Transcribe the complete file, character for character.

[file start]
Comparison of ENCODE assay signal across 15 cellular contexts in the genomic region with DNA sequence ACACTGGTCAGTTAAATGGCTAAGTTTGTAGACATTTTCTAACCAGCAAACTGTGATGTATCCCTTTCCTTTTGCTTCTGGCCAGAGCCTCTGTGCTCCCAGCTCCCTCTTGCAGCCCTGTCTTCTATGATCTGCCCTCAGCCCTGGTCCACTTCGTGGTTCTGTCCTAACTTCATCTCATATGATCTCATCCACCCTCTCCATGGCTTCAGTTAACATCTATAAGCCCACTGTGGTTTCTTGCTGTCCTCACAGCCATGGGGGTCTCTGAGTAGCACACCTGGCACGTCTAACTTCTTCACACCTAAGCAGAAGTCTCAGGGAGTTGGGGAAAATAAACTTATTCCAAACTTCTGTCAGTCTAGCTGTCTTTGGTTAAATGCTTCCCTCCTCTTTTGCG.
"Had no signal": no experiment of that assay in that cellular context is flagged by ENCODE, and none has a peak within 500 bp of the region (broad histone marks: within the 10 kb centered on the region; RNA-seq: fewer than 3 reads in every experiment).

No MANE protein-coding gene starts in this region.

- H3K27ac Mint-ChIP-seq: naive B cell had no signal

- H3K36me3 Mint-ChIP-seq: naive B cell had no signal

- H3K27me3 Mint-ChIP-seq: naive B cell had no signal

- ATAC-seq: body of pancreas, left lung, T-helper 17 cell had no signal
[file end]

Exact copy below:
Comparison of ENCODE assay signal across 15 cellular contexts in the genomic region with DNA sequence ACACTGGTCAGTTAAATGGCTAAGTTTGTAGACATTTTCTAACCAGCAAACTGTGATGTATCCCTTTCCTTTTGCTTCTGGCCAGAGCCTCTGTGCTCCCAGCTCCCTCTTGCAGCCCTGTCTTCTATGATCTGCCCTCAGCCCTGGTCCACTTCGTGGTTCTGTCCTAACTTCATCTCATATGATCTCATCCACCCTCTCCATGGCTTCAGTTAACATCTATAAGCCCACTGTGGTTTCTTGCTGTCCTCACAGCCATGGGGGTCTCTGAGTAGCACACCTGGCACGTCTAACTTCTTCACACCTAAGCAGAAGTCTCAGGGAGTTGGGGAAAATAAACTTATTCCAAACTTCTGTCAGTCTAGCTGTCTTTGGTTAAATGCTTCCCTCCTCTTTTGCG.
"Had no signal": no experiment of that assay in that cellular context is flagged by ENCODE, and none has a peak within 500 bp of the region (broad histone marks: within the 10 kb centered on the region; RNA-seq: fewer than 3 reads in every experiment).

No MANE protein-coding gene starts in this region.

- H3K27ac Mint-ChIP-seq: naive B cell had no signal

- H3K36me3 Mint-ChIP-seq: naive B cell had no signal

- H3K27me3 Mint-ChIP-seq: naive B cell had no signal

- ATAC-seq: body of pancreas, left lung, T-helper 17 cell had no signal